Now, the title track is by far one of my favorite songs on the entire album. I find myself chilling alongside the groovy backing synth on drives to and from work. This album is gearing up for a Halloween release, and this song perfectly captures the mood and spirit of the dark holiday. Paired next to the quasi-trippy sound of 'Night Drive', these two songs mark an extreme high point on the album that just cannot be beaten. 

Taking your mind off the club stompers, 'Kiss Kiss Kiss' brings across a new side of Zombie Girl. It's a soothing electro song that's as romantic as it is 80s inspired. Perhaps purposely placed after this love song, the more biting and sexy song 'Pleasure Games' came right after. Seeking to lure you in with sensuality, it will crush you and sting you with all its might. 

Down-tempo D'n'B plays in 'Rave Of The Dead', and despite its title, this track doesn't really play out heavy electronics or anything of the sort. It is more or less like an invocation of the undead, rising them from their graves to join a hungry undead army ready to feast. 'Dead Inside' brings us back to electronic mayhem with another club beat that's sure to riddle you up and down. The last two tracks are covers of both The Cure's 'Fascination Street' and the much underrated act Berlin's 'Pleasure Victim'. Personally I prefer 'Pleasure Victim', as it not only can live up to the original, but we get to hear Cooper's cleaner chords. These are just as, if not better, than her darker, more aggressive chords presented on all the other songs, and again showcases that Zombie Girl is a very talented individual. 

Additionally, four remixes are attached to the album. PreEmptive Strike 0.1, the trance-a-holics they are, take 'Rave Of The Dead' and put a high energy, electronic spin on the song. This is perhaps one of my favorite remixes I've heard from the Greek band, and I salute them for it. Aesthetische caught me off guard with a very chill, electronic version of 'Dead Inside'. It differs from most of the other tracks located on the album as it comes off as easy listening, but still maintains a lovely air about it. Diabolic Art took 'Pleasure Games' and brought it into tribal territory with on spot percussion and a general eerie vibe running through the song. This is an act that doesn't have much of a following yet, but I think it'd be smart to keep an eye on them.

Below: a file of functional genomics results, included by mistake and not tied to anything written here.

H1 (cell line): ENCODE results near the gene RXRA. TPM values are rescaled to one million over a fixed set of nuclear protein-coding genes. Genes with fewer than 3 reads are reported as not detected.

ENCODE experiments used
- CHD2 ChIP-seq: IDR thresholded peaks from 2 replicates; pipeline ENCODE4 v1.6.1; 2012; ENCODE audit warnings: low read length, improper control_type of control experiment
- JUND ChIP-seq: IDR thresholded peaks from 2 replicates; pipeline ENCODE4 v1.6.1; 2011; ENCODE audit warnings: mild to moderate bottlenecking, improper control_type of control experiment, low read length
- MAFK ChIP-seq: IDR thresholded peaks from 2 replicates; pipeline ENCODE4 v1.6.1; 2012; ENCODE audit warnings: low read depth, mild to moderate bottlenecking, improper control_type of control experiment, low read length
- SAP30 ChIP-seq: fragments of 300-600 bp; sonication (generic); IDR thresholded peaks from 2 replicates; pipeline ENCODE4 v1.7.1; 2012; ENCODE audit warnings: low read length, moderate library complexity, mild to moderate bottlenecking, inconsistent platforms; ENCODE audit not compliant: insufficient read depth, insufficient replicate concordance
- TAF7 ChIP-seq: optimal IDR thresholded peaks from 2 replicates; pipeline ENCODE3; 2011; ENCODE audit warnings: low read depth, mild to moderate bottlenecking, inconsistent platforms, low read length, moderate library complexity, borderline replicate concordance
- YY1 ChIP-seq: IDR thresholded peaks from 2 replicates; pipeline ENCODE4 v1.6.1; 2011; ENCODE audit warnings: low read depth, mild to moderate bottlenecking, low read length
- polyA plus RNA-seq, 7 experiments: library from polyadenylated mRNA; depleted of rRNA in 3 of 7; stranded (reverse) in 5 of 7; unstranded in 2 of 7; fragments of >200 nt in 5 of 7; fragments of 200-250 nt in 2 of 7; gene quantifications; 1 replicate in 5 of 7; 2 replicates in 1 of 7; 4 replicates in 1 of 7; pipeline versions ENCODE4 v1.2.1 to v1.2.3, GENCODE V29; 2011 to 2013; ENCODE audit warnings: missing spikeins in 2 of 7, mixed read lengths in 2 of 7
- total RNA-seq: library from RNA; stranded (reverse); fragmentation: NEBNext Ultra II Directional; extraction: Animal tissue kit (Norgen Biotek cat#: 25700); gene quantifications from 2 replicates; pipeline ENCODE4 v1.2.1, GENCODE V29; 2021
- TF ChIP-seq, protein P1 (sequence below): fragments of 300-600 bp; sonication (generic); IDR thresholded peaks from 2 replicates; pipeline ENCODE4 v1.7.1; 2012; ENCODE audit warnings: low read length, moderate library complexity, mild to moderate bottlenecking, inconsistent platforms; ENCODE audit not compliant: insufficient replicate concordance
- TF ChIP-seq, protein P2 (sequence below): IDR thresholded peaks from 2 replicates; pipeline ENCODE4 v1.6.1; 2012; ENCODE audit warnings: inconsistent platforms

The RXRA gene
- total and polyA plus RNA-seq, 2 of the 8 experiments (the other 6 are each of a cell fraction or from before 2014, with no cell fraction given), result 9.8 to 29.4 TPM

However, out of all of these, Hell:Sector cranked out the best remix. Putting a hard edged mix on the title track, this Norwegian act even went so far as to record a second set of vocals for the remix. Fusing their aggressive aggrotech with Zombie Girl's pitch perfect notes made this remix seem much more like a collaboration that should have happened in the first place rather than a remix. The final minute where both Cooper and Hell:Sector's vocals collide is such auditory bliss that I listened to this mix at least six or seven times by now. It's fantastic. 

Again, I will say that there were some who were skeptical as to whether or not Zombie Girl would be able to stay afloat without Komor, but, hot damn, Cooper is able to kick ass just fine on her own. It may have been six years since we last heard from her, but I prefer quality over quantity, and that's exactly what's provided here. 

A new age of Zombie Girl has been ushered in by Cooper, and her living-dead apparition and supernatural sounds will bedevil you this Halloween. Be warned, be spooked, but never stop dancing to ZBM. 
Sep 22 2015

Steven Gullotta

info@brutalresonance.com
I've been writing for Brutal Resonance since November of 2012 and now serve as the editor-in-chief. I love the dark electronic underground and usually have too much to listen to at once but I love it. I am also an editor at Aggressive Deprivation, a digital/physical magazine since March of 2016. I support the scene as much as I can from my humble laptop.

Share this review

Facebook
Twitter
Google+
8
Shares

Related articles

Skinny Puppy - 'Weapon'

Review, Jun 07 2013

Shortly about us

Started in spring 2009, Brutal Resonance quickly grew from a Swedish based netzine into an established International zine of the highest standard.

We cover genres like Synthpop, EBM, Industrial, Dark Ambient, Neofolk, Darkwave, Noise and all their sub- and similar genres.

© Brutal Resonance 2009-2016
Designed by and developed by Head of Mímir 2016